children's books for grown ups

If you continue to love Jesus, nothing much can go wrong with you, and I hope you may always do so. I’m so thankful that you realized the ‘hidden story’ in the Narnian books. It is odd, children nearly always do, grown ups hardly ever.
—  C.S. Lewis to Ruth Broady: Lewis’s last letter to a child about Narnia. (26 October 1963)
Beaches

Sitting still at the beach
Is a chore I left for others
The paperback books
The soft
Warm
Naps
The children playing
In the water
The grown ups
Examining each other’s
Bathing suits
(Is that really a suit?)
The sticky sweet smell
Of coconut and something else
From suntan lotion
It just never was a thing
I wanted to do
I’m a hiking and hills and green trees
And hidden waterfalls
Kind of guy
I could take beaches for a while
But never for long
Relaxing was too hard for me
I want things to do
But my last trip to the beach
Was full of long pauses
Short naps
Books read
Dips in the ocean
Strolls
Where the water tags your feet
Then runs away
Sun tan lotion
And strawberry daiquiris
And more naps
And
And
As I walked back to my hotel
I recalled how calm
I was
It was a feeling I didn’t
Recognize
And I thought
What’s different
And then said it again out loud
What do you think is different
You learned to
Let crap go
I thought to myself
You don’t let shit eat you up
You said
Agreeing with me
But you didn’t know it
Then you said
And you went to the beach
With me
And I thought again
Then said out loud
I’m pretty sure it’s just the first one
And I waited
For you to smile
As your lips turned up
And I knew you caught
My joke
I pulled you near
Sand covered arms
And back
Salty skin
And hair
I pulled you
And the ocean with you
Near
And I kissed you
I tasted peace and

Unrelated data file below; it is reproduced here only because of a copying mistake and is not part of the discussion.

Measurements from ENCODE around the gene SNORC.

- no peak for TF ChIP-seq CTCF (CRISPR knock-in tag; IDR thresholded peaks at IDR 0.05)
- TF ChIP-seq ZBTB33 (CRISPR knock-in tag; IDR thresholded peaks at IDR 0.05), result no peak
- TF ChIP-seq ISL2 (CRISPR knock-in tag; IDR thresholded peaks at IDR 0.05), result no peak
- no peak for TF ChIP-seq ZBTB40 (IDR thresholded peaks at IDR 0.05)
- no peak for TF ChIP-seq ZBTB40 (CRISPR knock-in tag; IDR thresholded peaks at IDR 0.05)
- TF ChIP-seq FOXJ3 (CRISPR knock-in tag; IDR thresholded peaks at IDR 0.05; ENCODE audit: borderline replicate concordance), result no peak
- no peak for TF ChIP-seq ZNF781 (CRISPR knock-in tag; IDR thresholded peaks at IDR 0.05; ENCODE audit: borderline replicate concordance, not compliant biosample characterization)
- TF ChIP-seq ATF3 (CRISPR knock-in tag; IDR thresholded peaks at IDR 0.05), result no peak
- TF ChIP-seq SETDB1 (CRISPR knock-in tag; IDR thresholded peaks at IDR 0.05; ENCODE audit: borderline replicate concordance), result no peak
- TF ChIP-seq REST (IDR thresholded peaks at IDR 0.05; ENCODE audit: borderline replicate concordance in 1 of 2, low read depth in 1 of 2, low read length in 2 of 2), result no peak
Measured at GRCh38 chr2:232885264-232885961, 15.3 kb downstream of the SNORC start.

Calm
And the ocean
And happiness
Right there
And I didn’t give a shit
About anything
Else

Image: Kindergarten students read before class starts at Walker-Jones Education Campus in Washington, D.C. (Elissa Nadworny/NPR)

It might seem totally obvious: Children should read fun, fantastical books so they can learn to love to read. But it turns out that this particular view of children’s books is relatively new.

NPR’s education team looks at the history of children’s books in the classroom, from John Locke’s ideas about realistic stories, to The Hunger Games.

Through The Looking Glass: How Children’s Books Have Grown Up

anonymous asked:

I figure if anyone knows or knows someone who knows it could be you, but why all the issues with the Bloodline book saying Ren was 23 when he left when it was previously thought he was younger? I thought that Pablo..uh, Whatshisface said the books don't dictate the movie canon and when the info is conflicting to defer to the movie (super paraphrased)? Please correct me if I'm wrong. Thanks.

The thing is, the movie doesn’t explicitly or even implicitly tell us anything about when Ben was turned to the Dark Side. The best we have is one line in the released script about how Han saw his son’s face for the first time as a man. That line is VERY open to interpretation, not least in a movie so focused on the subject of legacy and inheritance as TFA. Personally, I choose to interpret as this is the first time Han see’s his son as a grown man, rather than the little boy he’d been communicating with during Ben’s time at the academy. After all, parents are extraordinarily adept at not seeing how their children have grown up without them.
Plus while the books cannot dictate to the movies, the movies can certainly dictate to the books, and Rian Johnson (the director of Episode 8) was involved in the writing of Bloodline at some point (enough for Claudia to give him a namedrop at least) so it’s likely she’s had a window into Kylo’s backstory that others haven’t.
As for why people have an issue, frankly, there’s a lot of people out there who took their own personal headcanon of Ben turning to the Dark Side as a teenager and being effectively brainwashed into following Snoke a bit too seriously. Having actual canon disprove that theory and underline the fact that Ben made a decision of his own accord to become Kylo Ren upset a lot of those theorists, and for some people even damaged Kylo’s potential redemption arc. To those people, I’d point out that Ben made a decision to fall, and all that means is Kylo is free to make the decision to rise